And Rep. Roger WilliamsJohn (Roger) Roger WilliamsTexas Republicans condemn state Democrats for response to official calling Scott an 'Oreo' Watchdog: Capitol Police need 'culture change' Democrats don't trust GOP on 1/6 commission: 'These people are dangerous' MORE (R-Texas) introduced legislation that would allow the Department of Education to create a grant for school districts to be able to conduct independent security assessments.

Assault weapons ban

House and Senate Democrats are pushing for a ban on assault weapons following the Florida shooting — a move supported by the party’s base but unlikely to pass Congress.

Sen. Dianne FeinsteinDianne Emiel FeinsteinSenate Democrats push Biden over raising refugee cap Lawmakers react to guilty verdict in Chauvin murder trial: 'Our work is far from done' Senate Democrats call on Biden to restore oversight of semiautomatic and sniper rifle exports MORE (D-Calif.) raised the issue during the White House meeting and was openly giddy when Trump appeared open to including it in a broad bill.

A recent assault weapons ban bill won over 27 Senate Democrats, including Democratic Sens. Kirsten GillibrandKirsten GillibrandAustin tight lipped on whether to take sexual assault cases out of commanders' hands Gillibrand touts legislation to lower drug costs: This idea 'is deeply bipartisan' A bipartisan effort to prevent the scourge of sexual assault in the armed forces MORE (N.Y.), Kamala HarrisKamala HarrisHarris says Mexico, US can work together to improve quality of life in Northern Triangle Atlanta Mayor Keisha Lance Bottoms says 'it is time to pass the baton on to someone else' Harris's uncle discusses COVID-19 surge in India: 'The conditions are pretty bad' MORE (Calif.), Cory BookerCory BookerBush testifies before Congress about racist treatment Black birthing people face during childbirth, pregnancy Tim Scott sparks buzz in crowded field of White House hopefuls Never underestimate Joe Biden MORE (N.J.), as well as Sen. Bernie SandersBernie SandersGOP is consumed by Trump conspiracy theories Manchin on collision course with Warren, Sanders Sanders on Cheney drama: GOP is an 'anti-democratic cult' MORE (I-Vt.) — all viewed as potential 2020 contenders.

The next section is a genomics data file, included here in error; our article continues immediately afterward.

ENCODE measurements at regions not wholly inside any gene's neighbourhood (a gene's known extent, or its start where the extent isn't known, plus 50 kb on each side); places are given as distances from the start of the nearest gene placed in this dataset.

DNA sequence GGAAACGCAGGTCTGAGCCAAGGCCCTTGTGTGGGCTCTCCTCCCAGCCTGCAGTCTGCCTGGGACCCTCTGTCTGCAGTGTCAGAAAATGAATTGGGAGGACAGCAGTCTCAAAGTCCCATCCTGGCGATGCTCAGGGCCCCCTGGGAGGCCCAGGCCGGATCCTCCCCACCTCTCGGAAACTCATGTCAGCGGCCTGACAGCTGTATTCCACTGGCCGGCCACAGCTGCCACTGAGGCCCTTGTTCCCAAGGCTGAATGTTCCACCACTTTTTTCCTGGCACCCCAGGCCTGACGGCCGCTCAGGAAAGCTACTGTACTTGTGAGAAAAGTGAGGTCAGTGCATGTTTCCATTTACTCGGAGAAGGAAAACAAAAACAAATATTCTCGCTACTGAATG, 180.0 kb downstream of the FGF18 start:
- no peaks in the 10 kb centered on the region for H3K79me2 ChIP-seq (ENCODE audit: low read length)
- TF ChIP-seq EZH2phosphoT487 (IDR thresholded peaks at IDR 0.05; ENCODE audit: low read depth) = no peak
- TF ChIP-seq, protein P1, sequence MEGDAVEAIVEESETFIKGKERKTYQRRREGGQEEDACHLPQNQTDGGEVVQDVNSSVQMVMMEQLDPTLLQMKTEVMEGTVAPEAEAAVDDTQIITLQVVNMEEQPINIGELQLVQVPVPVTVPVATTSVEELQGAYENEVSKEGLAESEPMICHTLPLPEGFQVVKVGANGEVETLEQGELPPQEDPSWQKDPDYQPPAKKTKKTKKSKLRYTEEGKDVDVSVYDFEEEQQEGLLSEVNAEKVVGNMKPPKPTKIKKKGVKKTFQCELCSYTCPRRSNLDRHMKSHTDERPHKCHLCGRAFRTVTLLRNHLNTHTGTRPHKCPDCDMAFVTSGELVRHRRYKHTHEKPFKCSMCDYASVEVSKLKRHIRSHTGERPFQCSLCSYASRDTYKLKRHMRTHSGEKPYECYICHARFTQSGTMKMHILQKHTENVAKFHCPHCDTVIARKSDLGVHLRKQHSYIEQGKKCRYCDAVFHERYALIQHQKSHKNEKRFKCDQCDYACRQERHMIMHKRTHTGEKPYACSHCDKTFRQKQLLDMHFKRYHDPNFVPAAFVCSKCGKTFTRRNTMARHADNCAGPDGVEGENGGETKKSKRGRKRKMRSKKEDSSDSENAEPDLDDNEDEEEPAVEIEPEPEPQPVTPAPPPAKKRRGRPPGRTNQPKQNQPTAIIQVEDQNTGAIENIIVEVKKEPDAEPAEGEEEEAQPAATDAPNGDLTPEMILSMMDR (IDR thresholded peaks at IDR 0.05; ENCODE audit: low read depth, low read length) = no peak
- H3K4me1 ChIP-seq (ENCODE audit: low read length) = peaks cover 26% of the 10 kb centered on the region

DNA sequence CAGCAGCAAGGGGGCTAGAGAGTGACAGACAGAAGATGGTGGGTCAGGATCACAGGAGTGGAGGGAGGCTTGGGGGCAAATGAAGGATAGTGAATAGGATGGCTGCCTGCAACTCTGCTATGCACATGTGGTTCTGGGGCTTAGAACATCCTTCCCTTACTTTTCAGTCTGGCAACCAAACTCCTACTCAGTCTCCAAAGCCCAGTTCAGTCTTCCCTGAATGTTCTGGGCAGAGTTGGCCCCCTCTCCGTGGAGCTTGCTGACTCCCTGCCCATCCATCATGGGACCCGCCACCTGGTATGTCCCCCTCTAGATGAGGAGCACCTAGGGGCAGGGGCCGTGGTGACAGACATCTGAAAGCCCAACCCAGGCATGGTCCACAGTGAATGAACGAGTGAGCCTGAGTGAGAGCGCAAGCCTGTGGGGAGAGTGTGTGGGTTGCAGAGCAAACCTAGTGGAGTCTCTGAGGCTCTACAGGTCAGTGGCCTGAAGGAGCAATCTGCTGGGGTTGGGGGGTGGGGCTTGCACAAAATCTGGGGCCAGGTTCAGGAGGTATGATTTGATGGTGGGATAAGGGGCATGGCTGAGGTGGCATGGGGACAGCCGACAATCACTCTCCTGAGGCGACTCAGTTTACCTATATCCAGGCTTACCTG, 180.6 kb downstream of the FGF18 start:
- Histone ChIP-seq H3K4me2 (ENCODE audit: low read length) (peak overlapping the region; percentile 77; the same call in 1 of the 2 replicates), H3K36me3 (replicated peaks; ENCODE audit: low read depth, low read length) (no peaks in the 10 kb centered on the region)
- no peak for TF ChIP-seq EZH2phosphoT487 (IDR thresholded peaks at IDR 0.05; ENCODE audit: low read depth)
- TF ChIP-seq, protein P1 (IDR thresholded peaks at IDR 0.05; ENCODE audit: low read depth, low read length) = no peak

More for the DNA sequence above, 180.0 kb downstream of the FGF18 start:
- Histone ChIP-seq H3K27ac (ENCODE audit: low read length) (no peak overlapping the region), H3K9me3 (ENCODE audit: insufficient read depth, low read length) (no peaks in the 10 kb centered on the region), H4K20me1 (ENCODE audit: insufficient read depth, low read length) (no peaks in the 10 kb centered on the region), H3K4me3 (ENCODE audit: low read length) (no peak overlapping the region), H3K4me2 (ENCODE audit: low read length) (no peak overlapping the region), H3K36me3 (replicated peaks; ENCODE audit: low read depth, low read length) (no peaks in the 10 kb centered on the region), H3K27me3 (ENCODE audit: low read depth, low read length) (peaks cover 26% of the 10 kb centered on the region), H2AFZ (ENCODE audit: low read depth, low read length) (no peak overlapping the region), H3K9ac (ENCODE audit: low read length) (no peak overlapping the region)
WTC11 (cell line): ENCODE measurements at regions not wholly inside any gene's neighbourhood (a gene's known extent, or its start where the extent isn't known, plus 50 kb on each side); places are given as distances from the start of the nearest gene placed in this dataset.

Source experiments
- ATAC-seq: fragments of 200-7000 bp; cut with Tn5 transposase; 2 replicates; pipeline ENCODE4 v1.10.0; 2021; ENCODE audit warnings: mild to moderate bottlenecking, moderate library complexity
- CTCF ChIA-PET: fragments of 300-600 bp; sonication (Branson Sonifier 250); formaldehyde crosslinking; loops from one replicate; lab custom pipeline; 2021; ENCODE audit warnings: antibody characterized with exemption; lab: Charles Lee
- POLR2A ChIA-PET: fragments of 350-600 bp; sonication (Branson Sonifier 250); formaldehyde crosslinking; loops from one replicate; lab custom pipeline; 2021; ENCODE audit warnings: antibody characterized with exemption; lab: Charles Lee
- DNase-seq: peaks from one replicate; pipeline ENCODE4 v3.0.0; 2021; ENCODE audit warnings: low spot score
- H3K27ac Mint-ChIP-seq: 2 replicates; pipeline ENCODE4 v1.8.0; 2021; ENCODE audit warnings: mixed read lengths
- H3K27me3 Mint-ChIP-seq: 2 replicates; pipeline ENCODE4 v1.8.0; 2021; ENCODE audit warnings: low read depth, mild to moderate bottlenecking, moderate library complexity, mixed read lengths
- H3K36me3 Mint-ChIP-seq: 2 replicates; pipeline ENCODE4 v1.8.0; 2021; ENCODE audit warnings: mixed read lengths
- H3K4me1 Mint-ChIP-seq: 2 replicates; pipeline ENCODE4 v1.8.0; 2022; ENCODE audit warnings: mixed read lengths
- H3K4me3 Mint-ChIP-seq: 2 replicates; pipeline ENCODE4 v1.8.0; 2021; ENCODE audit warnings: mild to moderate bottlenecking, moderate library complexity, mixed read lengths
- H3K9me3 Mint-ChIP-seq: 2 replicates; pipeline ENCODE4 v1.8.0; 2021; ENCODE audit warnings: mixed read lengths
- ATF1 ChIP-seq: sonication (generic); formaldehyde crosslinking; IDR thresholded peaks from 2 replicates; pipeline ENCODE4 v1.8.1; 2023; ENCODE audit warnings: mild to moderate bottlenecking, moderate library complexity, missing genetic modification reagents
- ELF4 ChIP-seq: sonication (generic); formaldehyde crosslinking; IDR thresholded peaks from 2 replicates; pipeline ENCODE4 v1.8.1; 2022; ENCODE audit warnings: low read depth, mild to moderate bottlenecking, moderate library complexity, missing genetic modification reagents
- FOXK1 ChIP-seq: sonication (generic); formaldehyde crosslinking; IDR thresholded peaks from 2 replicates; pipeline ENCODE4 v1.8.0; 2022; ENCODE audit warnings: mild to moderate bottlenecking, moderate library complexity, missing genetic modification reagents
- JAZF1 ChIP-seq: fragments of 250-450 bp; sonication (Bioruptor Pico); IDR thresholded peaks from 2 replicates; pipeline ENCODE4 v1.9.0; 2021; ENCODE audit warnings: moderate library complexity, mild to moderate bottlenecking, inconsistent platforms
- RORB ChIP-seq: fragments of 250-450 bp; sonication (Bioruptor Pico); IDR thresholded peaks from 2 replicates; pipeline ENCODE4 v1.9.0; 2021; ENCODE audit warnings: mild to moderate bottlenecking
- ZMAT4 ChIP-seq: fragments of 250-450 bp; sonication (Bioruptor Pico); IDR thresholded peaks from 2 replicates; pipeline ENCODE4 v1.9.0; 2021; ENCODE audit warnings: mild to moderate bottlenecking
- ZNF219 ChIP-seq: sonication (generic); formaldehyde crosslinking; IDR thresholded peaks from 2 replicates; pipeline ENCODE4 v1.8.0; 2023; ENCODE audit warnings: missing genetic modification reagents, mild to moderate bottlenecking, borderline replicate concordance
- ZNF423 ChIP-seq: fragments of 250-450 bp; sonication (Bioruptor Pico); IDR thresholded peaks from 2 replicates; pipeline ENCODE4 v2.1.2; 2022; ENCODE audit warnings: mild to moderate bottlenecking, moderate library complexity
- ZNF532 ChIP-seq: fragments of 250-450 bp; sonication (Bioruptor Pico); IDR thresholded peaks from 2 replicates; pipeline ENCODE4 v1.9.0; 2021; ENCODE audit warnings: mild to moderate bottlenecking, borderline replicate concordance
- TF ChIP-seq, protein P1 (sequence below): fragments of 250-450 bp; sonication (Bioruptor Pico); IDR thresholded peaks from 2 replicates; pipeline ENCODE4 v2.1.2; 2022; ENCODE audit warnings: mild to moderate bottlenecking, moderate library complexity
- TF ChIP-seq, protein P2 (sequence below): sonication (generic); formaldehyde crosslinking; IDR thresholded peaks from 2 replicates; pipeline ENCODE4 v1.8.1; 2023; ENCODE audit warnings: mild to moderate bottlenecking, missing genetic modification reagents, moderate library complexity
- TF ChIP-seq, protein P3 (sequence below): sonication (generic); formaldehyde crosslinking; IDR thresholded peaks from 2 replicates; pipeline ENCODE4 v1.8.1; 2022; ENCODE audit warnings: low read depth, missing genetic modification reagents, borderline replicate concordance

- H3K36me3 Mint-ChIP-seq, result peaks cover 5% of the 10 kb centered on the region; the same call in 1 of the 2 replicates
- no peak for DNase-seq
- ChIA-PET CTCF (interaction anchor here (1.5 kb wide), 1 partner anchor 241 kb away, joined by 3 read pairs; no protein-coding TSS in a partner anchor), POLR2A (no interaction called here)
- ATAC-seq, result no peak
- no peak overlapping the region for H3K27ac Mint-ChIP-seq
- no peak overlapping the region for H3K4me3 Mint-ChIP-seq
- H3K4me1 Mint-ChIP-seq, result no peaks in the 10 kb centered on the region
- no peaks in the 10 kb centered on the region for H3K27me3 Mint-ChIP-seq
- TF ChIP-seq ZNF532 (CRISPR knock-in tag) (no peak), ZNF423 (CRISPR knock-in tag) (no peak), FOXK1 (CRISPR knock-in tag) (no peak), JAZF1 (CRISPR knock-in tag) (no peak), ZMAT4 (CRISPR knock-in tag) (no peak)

Most of the House Democratic Caucus is backing similar legislation.

Minimum age  

Sens. Jeff FlakeJeffrey (Jeff) Lane FlakeThe unflappable Liz Cheney: Why Trump Republicans have struggled to crush her  Cindy McCain: Arizona election audit is 'ludicrous' The Republicans' deep dive into nativism MORE (R-Ariz.) and Feinstein introduced legislation less than an hour after the White House meeting that would raise the minimum age for buying an assault rifle from 18 to 21.

The suspect in the Florida shooting, 19-year-old Nikolas Cruz, is said to have used an AR-15, which gun control proponents say is a form of an assault weapon. Many gun rights supporters disagree with that view.

Trump encouraged lawmakers to strongly consider the issue, though Sanders acknowledged that Trump “knows there's not a lot of broad support for that.”

GOP Rep. Thomas MassieThomas Harold MassieOvernight Health Care: WHO-backed Covax gets a boost from Moderna Vaccine hesitancy among lawmakers slows return to normalcy on Capitol Hill Gaetz, House Republicans introduce bill to defund Postal Service covert operations program MORE (Ky.) has introduced a bill that would lower the minimum age for buying a handgun from 21 to 18.